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Increased blood platelet levels 'strong predictor' of cancer, says study

Study advises physicians to consider cancer diagnosis in patients with raised blood platelet count

IANS  |  London 

Scientists find potential trigger to kill cancer
The study analysed the data of 40,000 patients and found that more than 11 per cent of men and six per cent of women over the age of 40 with thrombocytosis were diagnosed with cancer within a year.

Having a high blood count is a strong predictor of and should be urgently investigated to save lives, says a large-scale study.

The study, published in the British Journal of General Practice, calls for general physicians to consider a diagnosis of in patients with unexpected raised blood count -- known as -- to increase early diagnosis which can save lives.

The study analysed the data of 40,000 patients and found that more than 11 per cent of men and six per cent of women over the age of 40 with went on to be diagnosed with within a year.

This rose to 18 per cent of men and 10 per cent of women if a second raised count was recorded within six months.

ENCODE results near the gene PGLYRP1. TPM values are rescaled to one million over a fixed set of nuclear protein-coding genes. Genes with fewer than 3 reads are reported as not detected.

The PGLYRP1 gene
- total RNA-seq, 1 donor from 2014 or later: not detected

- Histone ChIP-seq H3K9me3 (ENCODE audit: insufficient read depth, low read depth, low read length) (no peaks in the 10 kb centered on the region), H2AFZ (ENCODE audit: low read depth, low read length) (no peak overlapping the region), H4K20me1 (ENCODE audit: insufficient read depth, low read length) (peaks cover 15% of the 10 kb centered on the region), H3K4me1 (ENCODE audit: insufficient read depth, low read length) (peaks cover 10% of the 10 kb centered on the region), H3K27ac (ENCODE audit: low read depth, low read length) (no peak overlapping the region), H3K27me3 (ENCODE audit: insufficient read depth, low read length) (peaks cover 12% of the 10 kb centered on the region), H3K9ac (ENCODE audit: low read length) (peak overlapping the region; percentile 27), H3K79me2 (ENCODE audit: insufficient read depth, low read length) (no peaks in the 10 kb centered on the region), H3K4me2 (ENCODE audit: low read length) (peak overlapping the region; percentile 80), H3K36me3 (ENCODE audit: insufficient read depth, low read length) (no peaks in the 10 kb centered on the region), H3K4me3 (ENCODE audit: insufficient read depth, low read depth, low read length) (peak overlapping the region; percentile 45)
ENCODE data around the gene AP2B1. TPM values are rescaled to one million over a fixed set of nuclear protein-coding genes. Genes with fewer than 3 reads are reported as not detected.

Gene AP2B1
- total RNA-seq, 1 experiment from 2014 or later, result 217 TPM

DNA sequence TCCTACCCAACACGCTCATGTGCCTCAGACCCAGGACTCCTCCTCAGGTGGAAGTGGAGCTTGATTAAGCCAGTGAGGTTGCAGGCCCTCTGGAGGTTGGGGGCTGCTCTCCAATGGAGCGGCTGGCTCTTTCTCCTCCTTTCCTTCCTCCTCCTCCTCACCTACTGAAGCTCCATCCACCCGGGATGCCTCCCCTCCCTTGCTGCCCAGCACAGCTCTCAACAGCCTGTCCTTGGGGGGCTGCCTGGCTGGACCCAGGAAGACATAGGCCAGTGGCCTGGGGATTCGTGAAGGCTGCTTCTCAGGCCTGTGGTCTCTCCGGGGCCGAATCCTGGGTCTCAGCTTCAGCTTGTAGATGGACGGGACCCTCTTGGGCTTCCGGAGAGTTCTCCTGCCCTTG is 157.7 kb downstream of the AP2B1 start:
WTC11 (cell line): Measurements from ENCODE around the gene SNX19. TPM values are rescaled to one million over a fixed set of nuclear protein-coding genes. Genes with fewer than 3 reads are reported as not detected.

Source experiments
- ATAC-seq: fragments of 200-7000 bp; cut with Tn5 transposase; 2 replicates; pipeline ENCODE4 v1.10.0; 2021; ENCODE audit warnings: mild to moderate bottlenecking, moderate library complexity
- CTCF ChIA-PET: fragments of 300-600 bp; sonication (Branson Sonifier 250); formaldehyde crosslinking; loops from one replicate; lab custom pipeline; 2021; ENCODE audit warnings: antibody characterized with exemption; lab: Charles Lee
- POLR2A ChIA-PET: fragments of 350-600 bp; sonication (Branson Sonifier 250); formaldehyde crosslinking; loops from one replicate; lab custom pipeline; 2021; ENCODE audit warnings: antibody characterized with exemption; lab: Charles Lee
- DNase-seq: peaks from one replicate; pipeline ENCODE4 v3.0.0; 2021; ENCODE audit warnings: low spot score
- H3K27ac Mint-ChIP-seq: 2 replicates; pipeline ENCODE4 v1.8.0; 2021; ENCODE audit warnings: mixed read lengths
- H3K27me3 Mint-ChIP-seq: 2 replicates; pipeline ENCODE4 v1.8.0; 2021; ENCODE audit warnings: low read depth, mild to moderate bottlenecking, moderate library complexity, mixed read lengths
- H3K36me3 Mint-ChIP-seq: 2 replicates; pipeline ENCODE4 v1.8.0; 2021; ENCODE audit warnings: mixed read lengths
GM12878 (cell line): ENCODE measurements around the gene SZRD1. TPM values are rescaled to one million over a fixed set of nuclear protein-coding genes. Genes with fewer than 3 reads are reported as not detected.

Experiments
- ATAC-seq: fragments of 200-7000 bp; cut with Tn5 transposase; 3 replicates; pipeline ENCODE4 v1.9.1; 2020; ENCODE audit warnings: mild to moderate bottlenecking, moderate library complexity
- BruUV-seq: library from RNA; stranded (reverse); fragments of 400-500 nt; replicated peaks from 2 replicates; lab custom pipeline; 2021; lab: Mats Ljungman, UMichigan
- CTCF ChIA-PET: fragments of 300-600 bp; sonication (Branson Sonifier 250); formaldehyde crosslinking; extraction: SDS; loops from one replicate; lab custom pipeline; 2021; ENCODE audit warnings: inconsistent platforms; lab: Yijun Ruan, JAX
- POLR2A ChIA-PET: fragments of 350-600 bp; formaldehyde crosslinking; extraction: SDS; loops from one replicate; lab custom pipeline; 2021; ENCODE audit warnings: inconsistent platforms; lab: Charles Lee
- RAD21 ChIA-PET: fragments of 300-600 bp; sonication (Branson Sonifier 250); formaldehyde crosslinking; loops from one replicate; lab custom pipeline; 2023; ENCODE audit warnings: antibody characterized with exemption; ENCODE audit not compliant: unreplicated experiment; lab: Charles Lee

In the general population, around one per cent develop in any one year.

"We know that early diagnosis is absolutely key in whether people survive Our research suggests that substantial numbers of people could have their diagnosed up to three months earlier if prompted investigation for cancer," said lead author of the University of Exeter Medical School in Britain.

"This time could make a vital difference in achieving earlier diagnosis," Bailey added.

Lung and colorectal were more commonly diagnosed with thrombocytosis, the study showed.

One-third of patients with and lung or colorectal had no other symptoms that would indicate to their doctor that they had

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